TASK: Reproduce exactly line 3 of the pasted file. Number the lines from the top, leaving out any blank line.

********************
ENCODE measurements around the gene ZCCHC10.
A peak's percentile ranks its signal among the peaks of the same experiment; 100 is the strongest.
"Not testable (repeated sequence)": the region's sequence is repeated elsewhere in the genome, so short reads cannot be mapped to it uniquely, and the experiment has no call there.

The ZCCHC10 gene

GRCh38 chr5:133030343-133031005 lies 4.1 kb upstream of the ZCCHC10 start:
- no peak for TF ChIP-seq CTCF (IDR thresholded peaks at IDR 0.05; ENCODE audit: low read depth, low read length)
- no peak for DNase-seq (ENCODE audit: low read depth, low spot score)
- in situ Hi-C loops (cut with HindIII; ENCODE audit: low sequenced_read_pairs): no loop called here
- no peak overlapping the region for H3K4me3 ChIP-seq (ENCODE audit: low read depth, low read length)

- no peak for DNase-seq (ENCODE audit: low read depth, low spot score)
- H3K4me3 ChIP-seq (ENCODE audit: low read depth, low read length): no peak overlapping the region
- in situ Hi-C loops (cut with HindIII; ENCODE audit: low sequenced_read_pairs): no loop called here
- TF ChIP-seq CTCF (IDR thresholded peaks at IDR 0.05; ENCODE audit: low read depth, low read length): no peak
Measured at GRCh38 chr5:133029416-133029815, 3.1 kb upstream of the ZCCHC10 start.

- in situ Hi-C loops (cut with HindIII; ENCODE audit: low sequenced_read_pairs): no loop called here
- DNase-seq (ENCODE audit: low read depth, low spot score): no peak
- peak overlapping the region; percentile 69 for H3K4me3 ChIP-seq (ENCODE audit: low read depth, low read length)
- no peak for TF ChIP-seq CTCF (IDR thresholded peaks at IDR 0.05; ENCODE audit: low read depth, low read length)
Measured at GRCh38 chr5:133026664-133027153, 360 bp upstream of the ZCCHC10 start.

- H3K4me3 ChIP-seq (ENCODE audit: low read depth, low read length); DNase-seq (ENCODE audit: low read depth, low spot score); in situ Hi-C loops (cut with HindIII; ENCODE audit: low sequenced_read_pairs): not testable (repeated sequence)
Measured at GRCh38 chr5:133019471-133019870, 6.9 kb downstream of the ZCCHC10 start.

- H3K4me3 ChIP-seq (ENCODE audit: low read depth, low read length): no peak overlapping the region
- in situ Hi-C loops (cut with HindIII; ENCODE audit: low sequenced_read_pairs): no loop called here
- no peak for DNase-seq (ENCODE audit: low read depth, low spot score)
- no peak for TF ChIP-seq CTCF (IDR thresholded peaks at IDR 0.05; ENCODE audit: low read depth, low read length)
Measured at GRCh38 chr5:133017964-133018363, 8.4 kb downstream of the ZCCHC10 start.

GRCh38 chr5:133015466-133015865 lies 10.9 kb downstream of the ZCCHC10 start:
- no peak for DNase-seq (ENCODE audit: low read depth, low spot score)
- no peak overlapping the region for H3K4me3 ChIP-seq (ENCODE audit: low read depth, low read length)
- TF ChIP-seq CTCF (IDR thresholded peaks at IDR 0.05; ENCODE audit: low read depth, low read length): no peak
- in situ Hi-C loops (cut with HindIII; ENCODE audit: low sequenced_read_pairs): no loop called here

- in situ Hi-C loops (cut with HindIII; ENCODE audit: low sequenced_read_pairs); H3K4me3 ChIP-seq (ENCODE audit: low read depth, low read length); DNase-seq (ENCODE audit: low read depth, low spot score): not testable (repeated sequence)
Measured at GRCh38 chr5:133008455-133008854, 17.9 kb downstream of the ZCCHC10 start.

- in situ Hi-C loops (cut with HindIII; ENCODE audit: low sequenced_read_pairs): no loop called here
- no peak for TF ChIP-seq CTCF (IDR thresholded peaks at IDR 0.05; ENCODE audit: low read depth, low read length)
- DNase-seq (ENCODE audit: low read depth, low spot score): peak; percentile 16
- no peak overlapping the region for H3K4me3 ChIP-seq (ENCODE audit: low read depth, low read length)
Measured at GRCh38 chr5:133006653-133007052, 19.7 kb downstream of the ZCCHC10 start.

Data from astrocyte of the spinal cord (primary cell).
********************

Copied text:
"Not testable (repeated sequence)": the region's sequence is repeated elsewhere in the genome, so short reads cannot be mapped to it uniquely, and the experiment has no call there.